Do Not Use Apple Cider Vinegar If You’re On Any Of These Medications
Nothing exists in a vacuum. Our bodies are complex organisms that are constantly moving, chemicals acting and interacting.
Sometimes substances work synergistically, bringing out the best in each other. Other times, they work antagonistically, making something that’s generally beneficial harmful instead.
Apple cider vinegar (ACV) can be used to promote optimal health, from skin and hair to proper digestion and weight loss. It can even fight deadly inflammation, heal bruises, and even kill cancer.
When mixed with some pharmaceuticals, however, serious adverse reactions can occur such as these apple cider vinegar side effects.
Apple Cider Vinegar Side Effects: Contraindications for ACV
If you are taking any medication at all, it’s a good idea to consult with your healthcare provider or nutritionist to ensure no adverse reactions with any dietary supplement, including ACV. Following are medications and conditions that can result in these apple cider vinegar side effects.
1. Diabetes Drugs
ACV can effectively regulate blood glucose, reducing sugar levels and stimulating insulin production. If you’re taking an insulin injection or insulin-stimulating medication for diabetes, however, blood sugar can go down too far too fast. In addition, potassium levels can significantly decrease as well, with implications for heart and muscle function and proper digestion.
Further, ACV slows the rate at which food is released from the stomach into the lower digestive tract and subsequently into the bloodstream. This is the mechanism for how ACV is effective in moderating blood glucose. Gastroparesis is a common consequence of type 1 diabetes in which the nerves in the stomach are dulled and digestion slows. Taking ACV if you have gastroparesis slows down digestion too much, making it extremely difficult to regulate blood sugar levels.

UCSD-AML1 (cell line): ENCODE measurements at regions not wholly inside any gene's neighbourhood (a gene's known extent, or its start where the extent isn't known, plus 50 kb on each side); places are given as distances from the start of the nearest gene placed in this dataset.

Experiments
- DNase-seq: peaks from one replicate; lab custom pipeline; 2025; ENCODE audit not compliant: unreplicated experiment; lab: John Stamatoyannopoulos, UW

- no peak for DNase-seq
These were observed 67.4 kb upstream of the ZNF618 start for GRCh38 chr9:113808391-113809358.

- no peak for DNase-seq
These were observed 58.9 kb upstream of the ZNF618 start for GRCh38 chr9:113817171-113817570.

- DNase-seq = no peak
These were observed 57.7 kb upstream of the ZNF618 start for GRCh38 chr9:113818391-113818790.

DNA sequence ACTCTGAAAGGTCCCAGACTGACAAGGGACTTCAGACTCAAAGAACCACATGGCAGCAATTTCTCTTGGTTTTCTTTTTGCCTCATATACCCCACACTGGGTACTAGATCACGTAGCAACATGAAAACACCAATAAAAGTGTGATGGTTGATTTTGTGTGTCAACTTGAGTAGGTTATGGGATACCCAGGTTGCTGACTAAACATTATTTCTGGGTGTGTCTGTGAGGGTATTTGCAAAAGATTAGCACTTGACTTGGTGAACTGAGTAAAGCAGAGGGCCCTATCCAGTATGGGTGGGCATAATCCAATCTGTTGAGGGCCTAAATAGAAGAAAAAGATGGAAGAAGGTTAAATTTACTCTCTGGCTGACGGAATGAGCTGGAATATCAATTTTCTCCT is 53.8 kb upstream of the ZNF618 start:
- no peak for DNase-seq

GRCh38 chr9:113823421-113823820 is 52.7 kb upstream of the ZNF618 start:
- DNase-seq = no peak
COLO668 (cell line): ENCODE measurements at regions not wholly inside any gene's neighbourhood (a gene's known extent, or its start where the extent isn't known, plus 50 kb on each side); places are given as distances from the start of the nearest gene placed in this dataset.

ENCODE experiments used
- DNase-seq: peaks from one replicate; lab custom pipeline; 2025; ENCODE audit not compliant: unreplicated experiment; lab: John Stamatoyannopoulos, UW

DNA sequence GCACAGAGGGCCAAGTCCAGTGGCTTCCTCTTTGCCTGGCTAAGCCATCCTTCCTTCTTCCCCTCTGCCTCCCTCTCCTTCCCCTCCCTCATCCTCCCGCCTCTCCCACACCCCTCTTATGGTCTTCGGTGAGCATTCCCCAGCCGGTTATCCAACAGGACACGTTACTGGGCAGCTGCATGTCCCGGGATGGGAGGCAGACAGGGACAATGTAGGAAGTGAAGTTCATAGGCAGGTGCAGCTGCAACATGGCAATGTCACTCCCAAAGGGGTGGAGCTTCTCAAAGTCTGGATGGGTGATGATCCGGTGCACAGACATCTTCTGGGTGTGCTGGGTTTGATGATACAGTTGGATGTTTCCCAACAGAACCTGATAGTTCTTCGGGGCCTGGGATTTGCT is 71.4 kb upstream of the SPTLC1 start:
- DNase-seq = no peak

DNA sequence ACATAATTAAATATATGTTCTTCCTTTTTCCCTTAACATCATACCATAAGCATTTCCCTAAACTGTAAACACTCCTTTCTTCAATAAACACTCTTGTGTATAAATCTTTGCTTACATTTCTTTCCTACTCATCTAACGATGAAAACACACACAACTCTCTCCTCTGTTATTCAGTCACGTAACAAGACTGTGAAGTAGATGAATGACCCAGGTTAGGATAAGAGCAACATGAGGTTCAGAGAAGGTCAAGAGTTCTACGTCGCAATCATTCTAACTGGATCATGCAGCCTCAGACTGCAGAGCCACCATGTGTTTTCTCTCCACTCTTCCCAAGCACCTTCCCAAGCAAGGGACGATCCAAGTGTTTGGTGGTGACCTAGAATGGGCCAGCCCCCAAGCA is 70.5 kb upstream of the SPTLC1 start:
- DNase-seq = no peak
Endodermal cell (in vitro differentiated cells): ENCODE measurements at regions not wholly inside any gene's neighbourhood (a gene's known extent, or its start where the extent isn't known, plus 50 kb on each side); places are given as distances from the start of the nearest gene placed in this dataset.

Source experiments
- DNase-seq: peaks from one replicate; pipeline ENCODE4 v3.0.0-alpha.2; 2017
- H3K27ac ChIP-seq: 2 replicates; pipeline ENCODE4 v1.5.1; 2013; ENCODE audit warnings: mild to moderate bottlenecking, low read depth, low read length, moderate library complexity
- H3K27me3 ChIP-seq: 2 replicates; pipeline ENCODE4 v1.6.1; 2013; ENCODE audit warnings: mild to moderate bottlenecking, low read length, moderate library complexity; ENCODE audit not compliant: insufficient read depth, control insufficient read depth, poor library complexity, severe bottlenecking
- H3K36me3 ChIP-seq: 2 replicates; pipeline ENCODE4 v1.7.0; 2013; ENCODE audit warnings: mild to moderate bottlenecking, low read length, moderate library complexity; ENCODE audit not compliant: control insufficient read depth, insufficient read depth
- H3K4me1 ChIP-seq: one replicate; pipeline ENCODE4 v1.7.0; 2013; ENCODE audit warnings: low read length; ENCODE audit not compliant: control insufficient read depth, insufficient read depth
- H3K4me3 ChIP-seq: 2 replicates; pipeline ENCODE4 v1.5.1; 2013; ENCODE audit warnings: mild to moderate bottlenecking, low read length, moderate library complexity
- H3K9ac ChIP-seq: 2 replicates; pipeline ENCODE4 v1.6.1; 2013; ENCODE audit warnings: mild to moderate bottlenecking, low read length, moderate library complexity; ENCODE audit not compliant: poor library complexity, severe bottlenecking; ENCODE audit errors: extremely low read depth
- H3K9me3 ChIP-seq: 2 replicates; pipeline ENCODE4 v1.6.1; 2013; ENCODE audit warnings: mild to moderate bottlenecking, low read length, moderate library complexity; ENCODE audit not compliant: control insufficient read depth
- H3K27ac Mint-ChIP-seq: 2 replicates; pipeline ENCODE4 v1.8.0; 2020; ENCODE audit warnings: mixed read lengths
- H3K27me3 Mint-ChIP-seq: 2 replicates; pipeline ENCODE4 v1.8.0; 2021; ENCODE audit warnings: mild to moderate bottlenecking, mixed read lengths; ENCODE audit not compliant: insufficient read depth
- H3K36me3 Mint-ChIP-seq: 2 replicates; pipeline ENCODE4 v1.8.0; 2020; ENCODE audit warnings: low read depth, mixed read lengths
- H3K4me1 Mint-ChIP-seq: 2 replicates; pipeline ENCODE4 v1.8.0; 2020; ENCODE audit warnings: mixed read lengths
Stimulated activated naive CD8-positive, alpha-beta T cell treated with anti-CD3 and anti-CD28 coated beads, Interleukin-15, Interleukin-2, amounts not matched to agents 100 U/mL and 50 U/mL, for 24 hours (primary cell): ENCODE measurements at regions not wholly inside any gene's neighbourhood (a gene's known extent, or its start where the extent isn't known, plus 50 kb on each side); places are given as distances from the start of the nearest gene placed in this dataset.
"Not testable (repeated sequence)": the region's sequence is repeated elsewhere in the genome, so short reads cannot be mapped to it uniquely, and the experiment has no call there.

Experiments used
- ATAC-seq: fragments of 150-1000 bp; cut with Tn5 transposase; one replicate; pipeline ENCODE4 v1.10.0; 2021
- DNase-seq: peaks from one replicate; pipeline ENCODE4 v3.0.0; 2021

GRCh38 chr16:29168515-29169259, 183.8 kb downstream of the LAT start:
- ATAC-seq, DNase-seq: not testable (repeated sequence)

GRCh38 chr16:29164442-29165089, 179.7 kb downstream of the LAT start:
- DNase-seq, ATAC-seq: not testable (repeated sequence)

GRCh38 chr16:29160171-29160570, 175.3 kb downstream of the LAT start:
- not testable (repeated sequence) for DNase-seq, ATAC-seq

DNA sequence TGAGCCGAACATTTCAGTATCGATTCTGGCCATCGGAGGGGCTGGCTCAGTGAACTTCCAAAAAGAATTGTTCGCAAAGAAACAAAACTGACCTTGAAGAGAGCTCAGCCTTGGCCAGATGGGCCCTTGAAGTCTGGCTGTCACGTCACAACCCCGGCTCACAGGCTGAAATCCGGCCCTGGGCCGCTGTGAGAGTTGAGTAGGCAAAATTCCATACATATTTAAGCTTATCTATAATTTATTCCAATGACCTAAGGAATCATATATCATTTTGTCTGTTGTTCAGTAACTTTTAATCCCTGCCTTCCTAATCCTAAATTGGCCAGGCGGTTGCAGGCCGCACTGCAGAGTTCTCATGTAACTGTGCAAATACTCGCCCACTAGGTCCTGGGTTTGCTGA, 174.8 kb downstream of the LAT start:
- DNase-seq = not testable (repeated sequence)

“Water pills” are prescribed to reduce the amount of sodium and water in the body. They are used for glaucoma, hypertension, edema (swelling), and other conditions to relieve water retention and pressure. Diuretics stimulate the kidneys to release more sodium into urine, taking water from cells with it. In this way, the medication reduces blood pressure.
Sodium and potassium in the body work in an inverse relationship: the more sodium present, the less potassium there is. If you are taking a diuretic to reduce sodium, you may already have a potassium deficiency, as potassium can get flushed out as well. ACV can exacerbate that.
Common diuretics include:
- Chlorothiazide (Diuril)
- Hydrochlorothiazide (Microzide)
- Bumetanide (Bumex)
- Ethacrynic acid (Edecrin)
- Furosemide (Lasix)
- Torsemide (Demadex)
- Eplerenone (Inspra)
- Spironolactone (Aldactone)
- Triamterene (Dyrenium)
3. Heart Medication
Drugs that regulate your heartbeat slow it down and force stronger heart contractions to maximize blood flow. Low potassium in the blood (whose function is to regulate heartbeat) is known to cause adverse effects of heart drugs like digoxin (Lanoxin). While ACV contains potassium and other minerals, together with this class of drug it can negatively affect the body’s absorption of potassium.